Ford Hall (Willamette University)
West side of the building
|Location||Salem, Oregon, United States|
|Current tenants||Willamette University|
|Design and construction|
|Architect||Hennebery Eddy Architects|
|Main contractor||Hoffman Construction|
Ford Hall is a four-story academic hall at Willamette University in Salem in the U.S. state of Oregon. Completed in 2009, the building houses classrooms, offices, and laboratories from several disciplines of the school's College of Liberal Arts. The 42,000-square-foot (3,900 m2) structure cost $16 million and earned Leadership in Energy and Environmental Design (LEED) Gold certification upon completion for environmentally friendly features and construction. Ford Hall is named in honor of Hallie Ford, who contributed $8 million towards construction of the building.
Plans for a new academic building on the Willamette campus surfaced as early as January 2006 when the university hoped to build an $8 to $12 million facility. In October 2006, the university received an $8 million donation to go towards building a new academic hall on the campus. Anonymous at the time, the gift was the largest ever gift from a person to the school, and the second largest donation ever after an $11 million donation by Tokyo International University of America in 2003 to help build the Kaneko Commons. It was later revealed that Hallie Ford made the donation, and the building was subsequently named after her.
The new building was estimated to cost $16 million total to build and would be a 46,000-foot (14,000 m) structure designed to add 25 professors to the faculty and be used to house media studies, computer sciences, rhetoric, and mathematics. Expected to be finished by the new school year in 2009, the hall was to be built next to Gatke Hall on the northeast corner of the campus.
Work on the project began with the removal of trees from the site in December 2007. Some trees were moved, while other were planned to be re-used in the new building. Hennebery Eddy Architects were hired by Willamette in 2007 to design the new building, with Timothy R. Eddy as the principal architect. The school hired Hoffman Construction as the general contractor and hoped to achieve LEED Gold Certification for the building. Joshua Carlson was the landscape designer on the project.
While originally planned to be 46,000 square feet (4,300 m2), by the time construction began the final design called for 45,000 square feet (4,200 m2) of space in Ford Hall. During construction, the Pacific Northwest Regional Council of Carpenters picketed the school in a dispute with one of the subcontractors working on Ford Hall. The sustainability aspects of the building helped Willamette land on the Sierra Club’s Cool Schools list in 2009, as Ford Hall was anticipated to earn a LEED Gold rating, which was earned later that year. Ford Hall also earned recognition in the 2030 Challenge Award as a runner-up for the as built category.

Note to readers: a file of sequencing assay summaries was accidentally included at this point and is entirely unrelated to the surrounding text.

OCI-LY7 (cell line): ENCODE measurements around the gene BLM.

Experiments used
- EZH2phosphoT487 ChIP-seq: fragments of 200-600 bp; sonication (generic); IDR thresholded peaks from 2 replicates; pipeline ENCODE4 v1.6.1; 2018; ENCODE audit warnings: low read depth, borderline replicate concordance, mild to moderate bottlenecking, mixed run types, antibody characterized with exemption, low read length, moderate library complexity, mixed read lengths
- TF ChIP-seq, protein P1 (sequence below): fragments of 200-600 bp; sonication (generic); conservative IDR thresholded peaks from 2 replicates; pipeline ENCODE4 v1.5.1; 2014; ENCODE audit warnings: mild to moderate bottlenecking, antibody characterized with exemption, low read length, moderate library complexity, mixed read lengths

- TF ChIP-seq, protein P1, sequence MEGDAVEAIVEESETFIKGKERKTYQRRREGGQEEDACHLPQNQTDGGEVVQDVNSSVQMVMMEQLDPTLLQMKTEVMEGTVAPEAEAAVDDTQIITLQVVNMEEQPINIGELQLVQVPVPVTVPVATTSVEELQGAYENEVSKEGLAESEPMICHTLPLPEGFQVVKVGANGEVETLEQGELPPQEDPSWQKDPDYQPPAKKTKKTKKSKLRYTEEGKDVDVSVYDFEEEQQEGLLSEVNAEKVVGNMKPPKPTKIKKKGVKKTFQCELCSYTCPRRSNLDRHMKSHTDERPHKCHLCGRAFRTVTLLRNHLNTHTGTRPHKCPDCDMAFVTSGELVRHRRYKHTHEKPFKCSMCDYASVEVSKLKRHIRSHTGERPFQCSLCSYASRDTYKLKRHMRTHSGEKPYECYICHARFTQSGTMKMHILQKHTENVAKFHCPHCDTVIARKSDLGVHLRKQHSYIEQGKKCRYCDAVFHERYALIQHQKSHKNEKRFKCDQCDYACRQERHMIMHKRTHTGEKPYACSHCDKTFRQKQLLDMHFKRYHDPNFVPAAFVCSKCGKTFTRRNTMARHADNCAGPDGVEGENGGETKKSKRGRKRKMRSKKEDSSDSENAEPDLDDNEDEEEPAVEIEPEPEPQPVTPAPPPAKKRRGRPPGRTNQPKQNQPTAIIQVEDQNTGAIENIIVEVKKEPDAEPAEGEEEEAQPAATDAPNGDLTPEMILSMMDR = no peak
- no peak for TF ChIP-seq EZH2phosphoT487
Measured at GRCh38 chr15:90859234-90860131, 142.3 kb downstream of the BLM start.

Designed by Hennebery Eddy Architects, the structure is adjacent to Gatke Hall and across state street from the Oregon State Capitol. Ford was the first new academic hall on campus since 1996 when the Olin Science Center was completed. School officials hoped to use the project to draw more students to that section of the campus, which was previously underutilized, as well as to incorporate many environmentally friendly features into the new building.
These green amenities included using brick, copper, stone, and other building materials that have a long lifespan. Brick is used for the exterior and copper for the roof. Other items include a displacement ventilation HVAC system, solar panels, use of recycled materials in the construction, and maximizing the use of natural light throughout the structure. Overall, the energy consumption is 58 percent less than for a similar building built to code. LEED Gold status was awarded on December 10, 2009, by the U.S. Green Building Council.
Ford Hall houses a mixture of programs from across departments within the college of liberal arts. The four-story, 42,000-square-foot (3,900 m2) brick-faced building houses programs from rhetoric, computer science, film studies, mathematics, and digital art, among others. This includes recording studios, a film viewing room, and a space for performances in the below-ground level. The first floor of the three above-ground levels includes an art studio and art gallery, while the other two floors contain laboratories, classrooms, and offices for staff. These upper floors also contain what the school labels as hearths, in which each department in the building has one, and which they are designed to encourage collaboration between students as well as between the faculty and students.
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